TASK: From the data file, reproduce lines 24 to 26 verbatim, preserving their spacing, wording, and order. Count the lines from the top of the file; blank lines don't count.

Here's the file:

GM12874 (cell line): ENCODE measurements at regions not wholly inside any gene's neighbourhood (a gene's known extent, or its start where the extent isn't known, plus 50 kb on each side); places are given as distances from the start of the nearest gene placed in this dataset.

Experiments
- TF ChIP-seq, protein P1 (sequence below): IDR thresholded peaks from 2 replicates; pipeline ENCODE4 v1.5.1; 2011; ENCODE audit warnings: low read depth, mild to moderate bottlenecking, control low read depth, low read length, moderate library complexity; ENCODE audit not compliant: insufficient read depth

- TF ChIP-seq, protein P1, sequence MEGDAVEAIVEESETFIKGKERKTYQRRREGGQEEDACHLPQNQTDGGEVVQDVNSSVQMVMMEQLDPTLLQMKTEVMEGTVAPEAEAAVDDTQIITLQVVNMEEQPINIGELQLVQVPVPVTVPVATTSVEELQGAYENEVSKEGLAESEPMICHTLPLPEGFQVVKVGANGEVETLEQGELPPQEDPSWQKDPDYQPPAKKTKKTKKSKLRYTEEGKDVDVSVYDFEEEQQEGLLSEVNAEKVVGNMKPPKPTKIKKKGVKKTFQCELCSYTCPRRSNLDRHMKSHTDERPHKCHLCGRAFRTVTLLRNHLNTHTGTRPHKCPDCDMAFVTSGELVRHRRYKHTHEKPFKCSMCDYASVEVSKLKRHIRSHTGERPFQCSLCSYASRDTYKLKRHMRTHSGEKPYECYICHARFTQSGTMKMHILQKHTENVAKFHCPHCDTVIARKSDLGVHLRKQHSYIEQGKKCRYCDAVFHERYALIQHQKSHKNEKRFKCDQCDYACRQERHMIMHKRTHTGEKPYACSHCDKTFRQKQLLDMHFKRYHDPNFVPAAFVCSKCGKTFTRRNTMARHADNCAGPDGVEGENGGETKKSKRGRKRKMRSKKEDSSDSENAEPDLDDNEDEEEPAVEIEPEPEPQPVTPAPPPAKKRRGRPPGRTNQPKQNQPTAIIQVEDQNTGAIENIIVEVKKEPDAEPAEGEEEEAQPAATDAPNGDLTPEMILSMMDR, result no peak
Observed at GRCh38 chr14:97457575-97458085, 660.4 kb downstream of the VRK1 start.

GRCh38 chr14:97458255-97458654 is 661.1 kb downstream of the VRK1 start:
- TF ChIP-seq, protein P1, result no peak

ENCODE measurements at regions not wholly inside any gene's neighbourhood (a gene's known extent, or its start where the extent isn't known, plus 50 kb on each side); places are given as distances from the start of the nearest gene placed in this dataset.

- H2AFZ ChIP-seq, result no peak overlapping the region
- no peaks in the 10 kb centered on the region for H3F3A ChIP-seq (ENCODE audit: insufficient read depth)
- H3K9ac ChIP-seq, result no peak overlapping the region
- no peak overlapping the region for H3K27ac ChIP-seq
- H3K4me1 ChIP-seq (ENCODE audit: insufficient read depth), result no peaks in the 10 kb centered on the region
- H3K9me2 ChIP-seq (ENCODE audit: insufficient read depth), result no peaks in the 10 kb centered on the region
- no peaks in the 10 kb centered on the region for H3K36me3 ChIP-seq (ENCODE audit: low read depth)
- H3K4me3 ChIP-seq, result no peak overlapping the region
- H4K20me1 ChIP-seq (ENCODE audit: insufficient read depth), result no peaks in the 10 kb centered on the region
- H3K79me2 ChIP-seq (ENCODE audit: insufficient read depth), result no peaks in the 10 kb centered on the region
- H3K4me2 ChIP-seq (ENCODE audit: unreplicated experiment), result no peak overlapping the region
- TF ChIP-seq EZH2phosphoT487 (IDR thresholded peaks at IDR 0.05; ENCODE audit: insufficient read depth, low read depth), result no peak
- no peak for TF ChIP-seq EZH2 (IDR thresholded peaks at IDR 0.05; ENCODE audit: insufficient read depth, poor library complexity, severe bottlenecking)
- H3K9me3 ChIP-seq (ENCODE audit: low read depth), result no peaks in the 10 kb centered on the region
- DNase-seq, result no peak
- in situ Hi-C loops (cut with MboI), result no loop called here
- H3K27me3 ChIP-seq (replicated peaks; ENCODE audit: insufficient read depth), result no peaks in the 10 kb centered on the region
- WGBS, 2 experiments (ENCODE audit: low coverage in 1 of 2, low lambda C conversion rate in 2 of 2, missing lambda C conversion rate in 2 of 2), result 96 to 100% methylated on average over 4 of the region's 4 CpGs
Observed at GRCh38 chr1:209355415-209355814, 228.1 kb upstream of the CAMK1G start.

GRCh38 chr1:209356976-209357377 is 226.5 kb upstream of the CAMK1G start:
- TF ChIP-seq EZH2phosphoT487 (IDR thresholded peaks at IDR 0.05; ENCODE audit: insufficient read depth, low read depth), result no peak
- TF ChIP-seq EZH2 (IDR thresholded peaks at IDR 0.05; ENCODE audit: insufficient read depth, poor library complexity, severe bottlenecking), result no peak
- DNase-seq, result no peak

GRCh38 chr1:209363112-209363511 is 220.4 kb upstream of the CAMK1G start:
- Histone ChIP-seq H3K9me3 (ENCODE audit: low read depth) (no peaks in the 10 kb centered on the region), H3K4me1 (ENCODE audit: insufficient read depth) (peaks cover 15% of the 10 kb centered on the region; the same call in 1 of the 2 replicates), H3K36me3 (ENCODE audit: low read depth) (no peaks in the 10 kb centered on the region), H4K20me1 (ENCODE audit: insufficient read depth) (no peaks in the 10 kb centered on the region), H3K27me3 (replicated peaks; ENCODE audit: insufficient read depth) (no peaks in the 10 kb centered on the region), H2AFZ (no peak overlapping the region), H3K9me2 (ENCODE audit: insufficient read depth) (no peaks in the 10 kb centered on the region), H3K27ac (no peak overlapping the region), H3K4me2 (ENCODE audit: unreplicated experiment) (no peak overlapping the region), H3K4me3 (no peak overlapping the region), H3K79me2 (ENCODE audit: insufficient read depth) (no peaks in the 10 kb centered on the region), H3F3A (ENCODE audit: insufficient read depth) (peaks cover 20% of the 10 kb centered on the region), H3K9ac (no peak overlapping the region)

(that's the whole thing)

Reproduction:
- in situ Hi-C loops (cut with MboI), result no loop called here
- H3K27me3 ChIP-seq (replicated peaks; ENCODE audit: insufficient read depth), result no peaks in the 10 kb centered on the region
- WGBS, 2 experiments (ENCODE audit: low coverage in 1 of 2, low lambda C conversion rate in 2 of 2, missing lambda C conversion rate in 2 of 2), result 96 to 100% methylated on average over 4 of the region's 4 CpGs